When we evaluate our successes, it is likely that we will take a negative approach. We can often take “evaluate” to mean criticism, but in this case, evaluation does not equal criticism. At Achieve Potential, when we say evaluate, we mean to understand and celebrate. Celebrate the successes you have achieved thus far, and then determine where you are currently to identify your next steps forward. Let’s break down the evaluation process into three easy steps to make this simple.
1. Think of the Positives First
- Write out what you’ve accomplished. – Be it on a piece of paper or the computer. Allow yourself to see what you’ve done so far and celebrate every one of those things.
- This list is purely fact-based; if you accomplished it, write it down.
Recognize that you are making progress and that every single one of your accomplishments, no matter how small, is worth celebrating.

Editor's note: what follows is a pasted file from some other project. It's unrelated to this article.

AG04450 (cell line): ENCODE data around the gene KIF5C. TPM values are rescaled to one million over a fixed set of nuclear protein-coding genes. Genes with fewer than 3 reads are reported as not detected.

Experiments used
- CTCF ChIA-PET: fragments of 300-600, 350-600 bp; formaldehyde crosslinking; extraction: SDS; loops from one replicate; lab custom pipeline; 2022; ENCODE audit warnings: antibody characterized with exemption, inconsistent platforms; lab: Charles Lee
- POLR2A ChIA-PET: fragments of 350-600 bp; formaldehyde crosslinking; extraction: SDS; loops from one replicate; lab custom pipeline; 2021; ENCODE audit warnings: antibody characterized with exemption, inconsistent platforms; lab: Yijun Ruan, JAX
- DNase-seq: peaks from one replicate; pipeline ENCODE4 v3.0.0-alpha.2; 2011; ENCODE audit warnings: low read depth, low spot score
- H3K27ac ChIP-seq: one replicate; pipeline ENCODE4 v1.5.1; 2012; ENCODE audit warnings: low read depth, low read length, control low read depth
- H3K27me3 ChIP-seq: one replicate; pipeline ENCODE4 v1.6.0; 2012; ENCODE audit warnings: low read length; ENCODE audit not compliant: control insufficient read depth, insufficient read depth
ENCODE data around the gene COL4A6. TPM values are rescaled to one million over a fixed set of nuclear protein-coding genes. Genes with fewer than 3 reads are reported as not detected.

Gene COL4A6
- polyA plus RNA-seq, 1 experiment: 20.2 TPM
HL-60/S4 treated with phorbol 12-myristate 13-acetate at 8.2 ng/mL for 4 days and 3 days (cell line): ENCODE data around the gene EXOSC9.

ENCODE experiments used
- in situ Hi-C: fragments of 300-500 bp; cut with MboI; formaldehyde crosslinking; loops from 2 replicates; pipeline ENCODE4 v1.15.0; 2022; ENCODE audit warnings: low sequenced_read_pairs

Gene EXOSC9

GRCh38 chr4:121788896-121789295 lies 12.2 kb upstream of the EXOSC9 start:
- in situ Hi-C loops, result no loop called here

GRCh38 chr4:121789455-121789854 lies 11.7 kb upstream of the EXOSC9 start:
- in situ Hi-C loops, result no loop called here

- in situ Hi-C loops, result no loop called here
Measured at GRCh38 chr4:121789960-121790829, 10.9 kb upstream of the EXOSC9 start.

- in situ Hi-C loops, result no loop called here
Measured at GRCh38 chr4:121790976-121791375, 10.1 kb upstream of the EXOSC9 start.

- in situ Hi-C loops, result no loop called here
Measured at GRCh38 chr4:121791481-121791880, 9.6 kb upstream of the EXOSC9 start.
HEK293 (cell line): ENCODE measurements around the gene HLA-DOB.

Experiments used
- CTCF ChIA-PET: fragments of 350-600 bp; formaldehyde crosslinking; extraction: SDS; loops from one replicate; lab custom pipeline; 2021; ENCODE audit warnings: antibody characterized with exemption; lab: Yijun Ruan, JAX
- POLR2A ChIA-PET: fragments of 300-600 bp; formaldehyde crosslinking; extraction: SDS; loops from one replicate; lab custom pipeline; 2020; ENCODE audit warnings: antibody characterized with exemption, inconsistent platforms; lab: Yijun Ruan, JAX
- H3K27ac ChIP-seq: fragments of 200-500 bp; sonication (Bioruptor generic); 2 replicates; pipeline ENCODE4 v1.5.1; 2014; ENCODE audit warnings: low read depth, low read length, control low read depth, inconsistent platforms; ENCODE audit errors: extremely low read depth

2. Relate to the Weekly Schedule
Now, think of everything you accomplished and how that relates to your weekly plans.
- Are you on schedule? Ahead? Behind?
- What kinds of obstacles did you face?
- How did your plans change or evolve?
This is a time to reflect on the progress you’ve made so far and what you’ve learned. Doing this will then help you understand and evaluate what changes you need to make in your weekly plans so that you can continue to make positive progress. It will also help you recognize if the expectations you’ve placed on yourself are perhaps too high for what you can realistically handle.
3. Looking Forward
- What are your next steps?
Now that you know all of the things you know now, how will you continue forward in a way that ensures your success? By now, you should have a clearer image of the commitments you should be prioritizing and which ones you can either put off till later or drop altogether.
Overall, make sure you set aside time so you can do these evaluations once per week.
Planning, evaluation, reasoning and establishing priorities are all more important than brilliance – either behind the wheel or at the drawing board.– Carroll Smith